The wheels are coming off the overworked Red Sox bullpen.
Few were expecting the bullpen to be a strength for the Boston Red Sox but it hasn’t been the liability that many feared it would be entering the season. However, any notion that this group of relievers might exceed expectations is quickly unraveling as their workload increases.
Boston’s bullpen ranked in the middle of the pack until Monday’s eight-run implosion against the Tampa Bay Rays sent them plummeting toward the bottom. Red Sox relievers now own a collective 4.48 ERA, ranking 21st in the majors and third-worst in the American League.
The problem has been compounded by an over-reliance on these relievers. Boston’s bullpen has logged 78 1/3 innings through 16 games. The only club with more innings from their relievers is the Rays, the team that made the opener strategy trendy. Tampa Bay has also played one more game than Boston has this season.
Therein lies the problem. Chaim Bloom brought the opener philosophy with him from Tampa. It’s being utilized in Boston out of necessity since Bloom wasn’t given the budget to fill out a full five-man rotation, a hurdle he often found himself facing when he was running the Rays. Unfortunately, the Red Sox lack the quality arms that the Rays have in their bullpen. They are trying to scrape by with three viable starting pitchers but they don’t have the bullpen depth to handle utilizing two openers in the rotation.
This concern was on display during the latest loss to the Rays. The Red Sox got a scoreless inning out of Ryan Brasier to open the game before turning it over to the bullpen. The next four pitchers to appear for the Red Sox each allowed at least one run to erase the early lead the offense had built.
Eight runs were charged to Boston’s bullpen and they are fortunate it wasn’t more than that. Tampa Bay put 25 runners on base, tied for the most in franchise history against the Red Sox in a nine-inning game.
The Rays pulled ahead in the seventh inning when Kevin Kiermaier doubled to drive in a pair against Jeffrey Springs. The lefty had already recorded four outs in the game but was left in to face the first three batters in the seventh, none of whom he retired. What was a reliever with a career 5.61 ERA doing on the mound late in a tight game? Why didn’t manager Ron Roenicke have a shorter leash on a pitcher on his way to allowing eight earned runs in only 4 2/3 innings this season?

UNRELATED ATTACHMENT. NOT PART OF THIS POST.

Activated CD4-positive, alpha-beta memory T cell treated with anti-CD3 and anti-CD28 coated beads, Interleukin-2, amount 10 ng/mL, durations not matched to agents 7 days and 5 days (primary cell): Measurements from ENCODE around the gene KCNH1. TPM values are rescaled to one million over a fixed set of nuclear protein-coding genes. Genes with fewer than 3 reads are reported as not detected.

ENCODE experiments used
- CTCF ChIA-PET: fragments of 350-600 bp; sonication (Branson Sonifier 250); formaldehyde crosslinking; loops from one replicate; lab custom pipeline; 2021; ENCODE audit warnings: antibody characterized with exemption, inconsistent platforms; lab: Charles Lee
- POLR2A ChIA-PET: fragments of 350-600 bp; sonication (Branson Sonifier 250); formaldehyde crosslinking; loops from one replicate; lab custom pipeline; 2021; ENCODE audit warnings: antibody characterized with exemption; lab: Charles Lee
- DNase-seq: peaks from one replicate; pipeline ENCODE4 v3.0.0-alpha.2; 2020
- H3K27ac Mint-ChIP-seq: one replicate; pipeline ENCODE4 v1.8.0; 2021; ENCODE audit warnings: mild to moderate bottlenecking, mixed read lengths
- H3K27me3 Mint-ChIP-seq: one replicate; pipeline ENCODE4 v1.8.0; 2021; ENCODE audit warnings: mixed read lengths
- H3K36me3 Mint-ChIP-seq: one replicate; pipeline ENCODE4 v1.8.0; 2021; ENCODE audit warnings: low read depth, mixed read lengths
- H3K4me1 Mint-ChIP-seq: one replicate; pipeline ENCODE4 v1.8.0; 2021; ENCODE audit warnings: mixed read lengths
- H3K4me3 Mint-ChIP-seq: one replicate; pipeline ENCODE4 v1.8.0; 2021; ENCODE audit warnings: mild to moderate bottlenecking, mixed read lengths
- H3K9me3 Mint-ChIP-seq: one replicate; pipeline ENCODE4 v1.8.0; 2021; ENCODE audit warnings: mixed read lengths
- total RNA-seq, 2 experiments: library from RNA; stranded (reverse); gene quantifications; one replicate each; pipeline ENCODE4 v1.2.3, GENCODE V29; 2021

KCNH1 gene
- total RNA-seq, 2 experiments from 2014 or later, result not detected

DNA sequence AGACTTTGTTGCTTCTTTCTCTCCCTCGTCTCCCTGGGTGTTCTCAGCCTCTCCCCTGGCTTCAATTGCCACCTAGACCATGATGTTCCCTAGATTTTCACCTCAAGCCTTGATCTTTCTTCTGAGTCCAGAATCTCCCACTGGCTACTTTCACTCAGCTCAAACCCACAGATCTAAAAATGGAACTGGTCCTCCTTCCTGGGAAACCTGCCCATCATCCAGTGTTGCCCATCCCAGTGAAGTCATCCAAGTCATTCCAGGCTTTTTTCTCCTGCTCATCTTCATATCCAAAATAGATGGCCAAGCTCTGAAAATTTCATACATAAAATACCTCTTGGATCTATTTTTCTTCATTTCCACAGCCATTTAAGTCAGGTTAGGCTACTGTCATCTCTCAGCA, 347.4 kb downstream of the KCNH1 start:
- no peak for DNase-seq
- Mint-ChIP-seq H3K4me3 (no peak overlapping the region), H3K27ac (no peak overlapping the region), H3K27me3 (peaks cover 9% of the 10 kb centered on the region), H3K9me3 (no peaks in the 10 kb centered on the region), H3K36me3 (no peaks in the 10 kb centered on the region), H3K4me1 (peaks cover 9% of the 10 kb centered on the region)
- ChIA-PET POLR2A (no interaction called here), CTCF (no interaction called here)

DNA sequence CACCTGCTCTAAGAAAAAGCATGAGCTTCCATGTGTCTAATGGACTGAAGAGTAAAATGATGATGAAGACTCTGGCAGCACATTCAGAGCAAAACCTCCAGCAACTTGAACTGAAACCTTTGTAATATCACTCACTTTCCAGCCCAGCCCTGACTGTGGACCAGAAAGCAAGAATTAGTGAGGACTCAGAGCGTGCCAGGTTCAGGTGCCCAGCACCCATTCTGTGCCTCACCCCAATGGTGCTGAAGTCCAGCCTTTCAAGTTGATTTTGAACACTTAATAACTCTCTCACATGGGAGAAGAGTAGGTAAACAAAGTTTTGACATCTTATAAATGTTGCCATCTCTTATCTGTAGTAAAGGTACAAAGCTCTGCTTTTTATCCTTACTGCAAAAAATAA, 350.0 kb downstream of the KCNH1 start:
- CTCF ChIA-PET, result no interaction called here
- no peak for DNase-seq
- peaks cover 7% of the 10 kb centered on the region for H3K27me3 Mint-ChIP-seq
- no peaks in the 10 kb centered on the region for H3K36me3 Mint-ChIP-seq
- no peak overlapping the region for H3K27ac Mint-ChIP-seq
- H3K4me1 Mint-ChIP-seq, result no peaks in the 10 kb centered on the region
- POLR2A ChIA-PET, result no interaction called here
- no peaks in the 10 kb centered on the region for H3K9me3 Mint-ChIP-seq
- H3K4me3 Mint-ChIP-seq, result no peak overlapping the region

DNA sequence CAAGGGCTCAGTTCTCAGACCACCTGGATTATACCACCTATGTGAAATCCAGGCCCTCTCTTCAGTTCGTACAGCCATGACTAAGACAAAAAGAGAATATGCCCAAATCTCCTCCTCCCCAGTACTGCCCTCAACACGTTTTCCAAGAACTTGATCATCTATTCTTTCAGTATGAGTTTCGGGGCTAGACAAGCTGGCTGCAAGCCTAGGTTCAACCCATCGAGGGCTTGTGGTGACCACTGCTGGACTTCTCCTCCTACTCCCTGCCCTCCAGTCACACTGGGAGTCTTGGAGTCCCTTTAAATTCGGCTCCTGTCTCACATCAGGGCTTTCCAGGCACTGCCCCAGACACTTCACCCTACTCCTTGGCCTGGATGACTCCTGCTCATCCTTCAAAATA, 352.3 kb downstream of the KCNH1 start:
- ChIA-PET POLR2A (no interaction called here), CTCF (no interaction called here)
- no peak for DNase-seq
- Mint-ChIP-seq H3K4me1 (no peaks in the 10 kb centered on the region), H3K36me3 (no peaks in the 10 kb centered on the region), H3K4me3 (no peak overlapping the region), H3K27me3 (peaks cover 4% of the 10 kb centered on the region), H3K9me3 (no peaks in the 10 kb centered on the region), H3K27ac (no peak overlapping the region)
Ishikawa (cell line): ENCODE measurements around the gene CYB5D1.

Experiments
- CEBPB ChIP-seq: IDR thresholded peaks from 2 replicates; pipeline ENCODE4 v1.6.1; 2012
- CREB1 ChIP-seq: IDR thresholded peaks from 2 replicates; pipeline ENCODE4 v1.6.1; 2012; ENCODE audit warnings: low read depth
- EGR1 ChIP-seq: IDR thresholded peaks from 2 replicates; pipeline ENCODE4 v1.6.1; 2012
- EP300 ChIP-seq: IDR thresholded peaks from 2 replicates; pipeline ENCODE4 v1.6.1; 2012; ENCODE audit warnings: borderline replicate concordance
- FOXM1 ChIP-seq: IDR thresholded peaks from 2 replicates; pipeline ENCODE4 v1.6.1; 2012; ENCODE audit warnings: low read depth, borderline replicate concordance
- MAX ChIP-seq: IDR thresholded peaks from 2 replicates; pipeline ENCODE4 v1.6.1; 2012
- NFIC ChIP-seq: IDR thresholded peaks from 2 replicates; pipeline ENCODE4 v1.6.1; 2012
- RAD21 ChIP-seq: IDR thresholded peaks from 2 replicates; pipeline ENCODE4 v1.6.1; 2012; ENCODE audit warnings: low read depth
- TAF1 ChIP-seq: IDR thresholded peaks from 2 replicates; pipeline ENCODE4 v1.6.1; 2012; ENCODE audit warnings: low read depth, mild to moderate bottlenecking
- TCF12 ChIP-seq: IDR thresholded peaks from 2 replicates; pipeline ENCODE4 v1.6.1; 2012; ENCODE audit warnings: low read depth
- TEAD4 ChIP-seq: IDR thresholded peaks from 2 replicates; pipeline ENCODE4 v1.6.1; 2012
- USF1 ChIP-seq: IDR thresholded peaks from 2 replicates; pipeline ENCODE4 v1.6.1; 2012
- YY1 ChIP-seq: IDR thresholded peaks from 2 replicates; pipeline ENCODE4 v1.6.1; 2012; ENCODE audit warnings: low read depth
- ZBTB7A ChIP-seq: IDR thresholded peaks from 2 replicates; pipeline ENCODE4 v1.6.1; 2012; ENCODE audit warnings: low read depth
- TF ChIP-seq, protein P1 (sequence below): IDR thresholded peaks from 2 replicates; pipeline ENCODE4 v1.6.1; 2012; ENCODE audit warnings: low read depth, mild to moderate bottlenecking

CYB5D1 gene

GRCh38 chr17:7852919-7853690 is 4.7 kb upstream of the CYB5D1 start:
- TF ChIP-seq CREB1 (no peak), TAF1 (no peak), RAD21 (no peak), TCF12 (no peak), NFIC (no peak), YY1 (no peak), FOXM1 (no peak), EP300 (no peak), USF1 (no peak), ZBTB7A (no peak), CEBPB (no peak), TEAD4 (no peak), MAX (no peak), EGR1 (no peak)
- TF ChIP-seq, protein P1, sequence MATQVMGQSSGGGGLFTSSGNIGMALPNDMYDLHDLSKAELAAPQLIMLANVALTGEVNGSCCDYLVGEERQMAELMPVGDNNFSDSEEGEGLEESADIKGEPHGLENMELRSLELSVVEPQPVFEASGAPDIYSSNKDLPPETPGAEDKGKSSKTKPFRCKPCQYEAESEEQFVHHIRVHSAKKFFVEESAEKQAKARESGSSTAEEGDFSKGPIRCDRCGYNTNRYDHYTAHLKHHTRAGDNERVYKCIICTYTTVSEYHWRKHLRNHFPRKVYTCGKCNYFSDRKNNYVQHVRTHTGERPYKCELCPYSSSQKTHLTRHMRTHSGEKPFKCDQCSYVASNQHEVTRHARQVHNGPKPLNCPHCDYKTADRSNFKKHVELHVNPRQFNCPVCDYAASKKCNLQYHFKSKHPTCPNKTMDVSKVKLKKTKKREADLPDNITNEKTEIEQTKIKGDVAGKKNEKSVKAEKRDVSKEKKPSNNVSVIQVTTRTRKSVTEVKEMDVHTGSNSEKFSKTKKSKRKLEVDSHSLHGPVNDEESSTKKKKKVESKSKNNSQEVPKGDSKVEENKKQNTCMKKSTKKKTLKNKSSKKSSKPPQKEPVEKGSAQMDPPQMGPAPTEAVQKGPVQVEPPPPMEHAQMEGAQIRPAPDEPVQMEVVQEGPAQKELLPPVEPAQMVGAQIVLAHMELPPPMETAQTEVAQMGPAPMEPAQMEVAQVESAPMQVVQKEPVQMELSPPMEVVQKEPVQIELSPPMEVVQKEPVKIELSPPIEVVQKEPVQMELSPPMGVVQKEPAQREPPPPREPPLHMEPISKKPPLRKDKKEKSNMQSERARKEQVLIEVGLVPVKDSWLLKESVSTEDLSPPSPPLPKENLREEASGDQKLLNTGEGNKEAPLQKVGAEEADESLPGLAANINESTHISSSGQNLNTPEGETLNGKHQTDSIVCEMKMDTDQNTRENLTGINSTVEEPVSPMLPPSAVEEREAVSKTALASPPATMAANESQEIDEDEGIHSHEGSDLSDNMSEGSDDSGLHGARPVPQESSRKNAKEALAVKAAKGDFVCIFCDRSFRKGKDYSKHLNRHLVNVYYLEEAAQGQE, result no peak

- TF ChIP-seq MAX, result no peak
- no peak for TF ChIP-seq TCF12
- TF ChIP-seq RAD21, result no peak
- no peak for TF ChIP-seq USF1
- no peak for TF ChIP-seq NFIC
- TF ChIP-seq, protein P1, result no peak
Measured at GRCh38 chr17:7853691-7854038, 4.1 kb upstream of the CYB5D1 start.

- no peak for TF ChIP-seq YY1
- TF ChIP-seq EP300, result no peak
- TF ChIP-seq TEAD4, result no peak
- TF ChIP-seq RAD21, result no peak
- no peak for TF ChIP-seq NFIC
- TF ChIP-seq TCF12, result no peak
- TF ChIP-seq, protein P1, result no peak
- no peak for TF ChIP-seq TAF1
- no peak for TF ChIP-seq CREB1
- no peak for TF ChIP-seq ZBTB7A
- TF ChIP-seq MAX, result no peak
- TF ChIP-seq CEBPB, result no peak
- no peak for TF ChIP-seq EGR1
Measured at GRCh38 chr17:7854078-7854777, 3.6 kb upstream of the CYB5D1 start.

Perhaps because the manager had few alternatives to turn to. Matt Barnes and Josh Osich had been used in each of the last two days. Heath Hembree and Austin Brice pitched in two of the previous three games. It was too early to call on closer Brandon Workman.
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The only reliever who we could consider relatively trustworthy and well-rested for that spot was Phillips Valdez, who ended up taking over in the seventh after Springs allowed the Rays to pull ahead. Valdez got out of the jam without any further damage but wasn’t so fortunate when tasked with handling the eighth inning. The Red Sox pushed Valdez to a season-high 41 pitches in what was easily his worst outing, allowing five base runners and his first earned run of the season over his two innings of work.
The Red Sox have used at least five pitchers in 10 of their first 16 games. They used six last night after using seven pitchers in two of their previous three games.
Even when you consider the expanded rosters or the reduction in total innings that pitchers will pile up in a short season, that’s a heavy workload to carry in a short period of time. Boston is burning through their bullpen at a rapid pace, leading to situations like Monday night when they are stuck with a reliever who has no business handling a tight spot simply because they have nobody else to turn to.
The opener strategy is an interesting gimmick that the Rays found success with but using it to fill two rotation spots isn’t sustainable. Especially for a roster that has so few relievers in our circle of trust to begin with.
The inability to assemble an acceptable major league rotation has forced the Red Sox to put too much pressure on their bullpen. They are giving away games and it will only get worse when their best arms begin to break down from the fatigue of carrying this woeful pitching staff.